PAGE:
The influence of Comics on Music

Comics and their pulpy, image focused mandate have been an influence on music for as long as the two have existed. Everything from Beatlemania to New York Hip-Hop has had comics touch on their output, and as this excellent feature from Comic Booked shows the influence often swings both ways.

Indeed Marvel even had a short-lived music focused subsidiary, releasing titles based on musicians as wide varied as Bob Marley, Alice Cooper (see above), The Rolling Stones and rapper KRS-One. Here we’ve selected three examples to touch on some of the influence the two have had on one another.

Kiss’ glam metal in the seventies was powered in part by their cartoonish antics and appearance. So it’s not entirely surprising to find out that their success has translated equally well beyond the musical realm and into comic books, where their comics were created by distributed by no less an authority than Marvel themselves.

The first Kiss related comic Marvel got behind was released in 1977, and even featured a rather unusual gimmick behind it, that of the band mixing their own blood with the red ink it was printed with. Since then they have been part of numerous recreations of their stage characters into print, with the same theatrical elements that dominated their stage presence (huge pyrotechnics and grandiose entrances among them) a recurring theme.

The success was so much that lead singer Gene Simmons eventually started up his own successful comic company the Simmons Comic Group. They were behind the title, which featured a cover illustration from comic book legend Todd McFarlane and fifteen short stories of gruesome outcomes, with Gene contributing the intro and outro to the project.

Superheroes and rappers share one trait – the need for dual identities. The Wu Tang clan are one of hip-hops strongest examples of performers with a litany of titles, with many of the other monikers taking inspiration from the world of comic books. These include Method Man’s affiliation with the moniker of the motorcycle riding Johnny Blaze aka Ghost Rider, and RZA’s blaxploitation themed Bobby Digital – a comic book development on his own name, Bobby Diggs.

The one most commonly associated with comics though is Ghostface Killah, who assumed the identity of Tony Starks aka Ironman. His 1996 debut album was named after the superhero and he modified the Wu Tang blueprint of segueing kung fu film soundclips to the music by instead using mocked up sound-bites based around the character, all of these in the 90s when Tony and Ironman were not a huge part of the cultural lexicon.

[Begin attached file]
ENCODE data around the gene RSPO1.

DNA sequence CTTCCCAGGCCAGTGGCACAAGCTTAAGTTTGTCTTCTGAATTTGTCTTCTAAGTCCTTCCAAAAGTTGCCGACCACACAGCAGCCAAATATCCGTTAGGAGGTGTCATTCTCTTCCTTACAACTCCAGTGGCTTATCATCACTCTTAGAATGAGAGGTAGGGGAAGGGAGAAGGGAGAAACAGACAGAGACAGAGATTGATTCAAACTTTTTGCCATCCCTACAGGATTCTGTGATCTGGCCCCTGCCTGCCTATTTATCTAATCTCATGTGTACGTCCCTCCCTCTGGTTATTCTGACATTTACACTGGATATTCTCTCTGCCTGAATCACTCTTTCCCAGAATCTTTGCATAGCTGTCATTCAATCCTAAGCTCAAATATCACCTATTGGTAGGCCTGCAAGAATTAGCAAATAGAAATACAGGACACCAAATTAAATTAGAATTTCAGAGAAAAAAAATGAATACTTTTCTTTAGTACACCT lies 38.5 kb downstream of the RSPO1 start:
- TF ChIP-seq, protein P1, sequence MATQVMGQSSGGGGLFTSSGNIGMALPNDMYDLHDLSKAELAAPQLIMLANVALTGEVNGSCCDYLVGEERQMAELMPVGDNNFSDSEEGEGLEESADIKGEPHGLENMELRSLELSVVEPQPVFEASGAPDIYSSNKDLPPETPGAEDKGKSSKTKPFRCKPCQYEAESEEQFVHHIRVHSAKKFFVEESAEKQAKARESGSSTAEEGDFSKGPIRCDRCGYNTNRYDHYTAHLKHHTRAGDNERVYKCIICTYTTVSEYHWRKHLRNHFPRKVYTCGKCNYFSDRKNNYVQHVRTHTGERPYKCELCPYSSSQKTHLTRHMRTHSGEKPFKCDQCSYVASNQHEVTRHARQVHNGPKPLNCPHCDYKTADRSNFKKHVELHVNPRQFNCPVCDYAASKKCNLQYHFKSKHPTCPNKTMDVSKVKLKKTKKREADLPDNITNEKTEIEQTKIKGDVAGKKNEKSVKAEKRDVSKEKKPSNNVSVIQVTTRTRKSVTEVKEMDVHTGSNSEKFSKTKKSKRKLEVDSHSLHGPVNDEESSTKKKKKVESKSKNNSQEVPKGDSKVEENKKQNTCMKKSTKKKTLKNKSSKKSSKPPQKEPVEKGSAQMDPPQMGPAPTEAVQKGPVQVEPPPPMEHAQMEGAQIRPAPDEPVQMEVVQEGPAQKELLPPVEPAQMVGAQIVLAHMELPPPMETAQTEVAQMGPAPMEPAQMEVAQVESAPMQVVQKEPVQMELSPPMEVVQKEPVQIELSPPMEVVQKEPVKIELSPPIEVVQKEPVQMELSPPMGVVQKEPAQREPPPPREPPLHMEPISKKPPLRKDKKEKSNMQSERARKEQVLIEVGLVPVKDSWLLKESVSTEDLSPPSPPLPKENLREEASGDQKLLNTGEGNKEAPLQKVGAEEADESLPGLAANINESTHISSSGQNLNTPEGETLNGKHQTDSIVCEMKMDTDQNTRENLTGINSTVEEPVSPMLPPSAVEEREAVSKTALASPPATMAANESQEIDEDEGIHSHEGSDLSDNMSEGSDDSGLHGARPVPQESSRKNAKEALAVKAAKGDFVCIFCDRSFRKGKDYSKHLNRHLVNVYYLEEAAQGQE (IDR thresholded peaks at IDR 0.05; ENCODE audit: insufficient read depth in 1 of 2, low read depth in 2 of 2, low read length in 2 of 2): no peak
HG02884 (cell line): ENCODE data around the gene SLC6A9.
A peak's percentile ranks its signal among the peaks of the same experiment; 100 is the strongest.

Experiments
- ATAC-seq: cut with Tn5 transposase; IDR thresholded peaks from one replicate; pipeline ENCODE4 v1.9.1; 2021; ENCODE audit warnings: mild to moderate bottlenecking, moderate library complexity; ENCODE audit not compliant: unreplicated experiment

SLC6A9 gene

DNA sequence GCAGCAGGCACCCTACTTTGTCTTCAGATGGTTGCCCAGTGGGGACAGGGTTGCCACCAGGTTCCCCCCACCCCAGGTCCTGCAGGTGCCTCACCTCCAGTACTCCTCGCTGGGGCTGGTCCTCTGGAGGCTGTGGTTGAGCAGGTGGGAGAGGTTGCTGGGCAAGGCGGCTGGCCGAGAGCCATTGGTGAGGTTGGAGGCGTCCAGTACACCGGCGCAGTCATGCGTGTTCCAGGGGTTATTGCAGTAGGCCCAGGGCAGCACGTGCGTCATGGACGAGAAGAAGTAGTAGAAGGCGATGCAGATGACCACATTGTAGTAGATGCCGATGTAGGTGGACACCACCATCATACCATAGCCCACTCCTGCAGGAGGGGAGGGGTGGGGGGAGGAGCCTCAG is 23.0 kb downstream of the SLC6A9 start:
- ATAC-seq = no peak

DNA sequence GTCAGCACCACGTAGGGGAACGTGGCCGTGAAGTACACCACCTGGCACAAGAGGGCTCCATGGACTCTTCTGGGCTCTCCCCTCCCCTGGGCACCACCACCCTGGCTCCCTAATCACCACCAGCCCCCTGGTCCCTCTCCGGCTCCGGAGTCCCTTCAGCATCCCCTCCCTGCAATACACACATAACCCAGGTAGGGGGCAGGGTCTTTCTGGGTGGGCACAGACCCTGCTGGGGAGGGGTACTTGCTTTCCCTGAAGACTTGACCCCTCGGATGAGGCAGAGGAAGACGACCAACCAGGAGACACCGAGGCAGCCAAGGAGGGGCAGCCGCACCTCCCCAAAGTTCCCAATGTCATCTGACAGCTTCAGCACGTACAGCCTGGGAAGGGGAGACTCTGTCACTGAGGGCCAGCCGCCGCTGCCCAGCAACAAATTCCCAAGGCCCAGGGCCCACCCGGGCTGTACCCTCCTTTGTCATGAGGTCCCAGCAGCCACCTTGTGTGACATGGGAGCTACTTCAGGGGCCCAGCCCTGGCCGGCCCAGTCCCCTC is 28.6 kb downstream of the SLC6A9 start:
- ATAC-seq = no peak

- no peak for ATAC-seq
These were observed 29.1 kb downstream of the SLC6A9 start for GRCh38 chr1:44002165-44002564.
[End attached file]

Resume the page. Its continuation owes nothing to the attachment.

All that changed with the explosion of comic book titles a few years later, and in particular the Robert Downey Jr played version of Ironman. The mutual benefits saw Ghostface record a song for the soundtrack to the first film in 2008, as well as constant referencing to it in interviews and promotional duties (MTV recently asked for his thoughts on April’s Ironman 3).

Johnny Thunder wasn’t the most famous of the DC Comics starlets, but typically had a pretty outlandish skill-set. Due to being the seventh son of a seventh son, born at 7 a.m. on Saturday, July 7 in 1917, he was then given a thunderbolt in an infant ritual which led him to having special powers. Swept away to the United States where he was raised unaware of the gift, he inadvertently recalls it in later life for a serious of adventures, using the sheer power of the bolt for the greater good of society.

Which makes it at first, it would seem, an odd choice for The Kinks to pick upon for two records during their recording career. As the quintessential ‘English’ band of the swinging sixties, the usual source material mined by the group related to twee lyrical anecdotes of very uniquely British characteristics. Indeed the album that the group’s first reference to Johnny in ‘Johnny Thunder’ appeared on, The Village Green Preservation Society, was actually primarily themed around village and hamlet life. A direct reference to the idyllic surroundings of the Devon retreat the group had found themselves in, it’s hardly the most obvious bedfellow for the comic book capers.

Delving a little further into the subject realm does show that really it was a nickname for a similar character for which the Kinks were attacking, who finds himself socially marginalised on account of his preponderance to do everything by himself with gusto. Unlike Ghostface who would assume the identity of his comic book hero, this level of influence exists more on a metaphorical level and shows the reach of even the most obscure of comics and the characters.

The Kinks would later return to the character on ‘One of the Survivors’ on the Preservation Act 1 LP.

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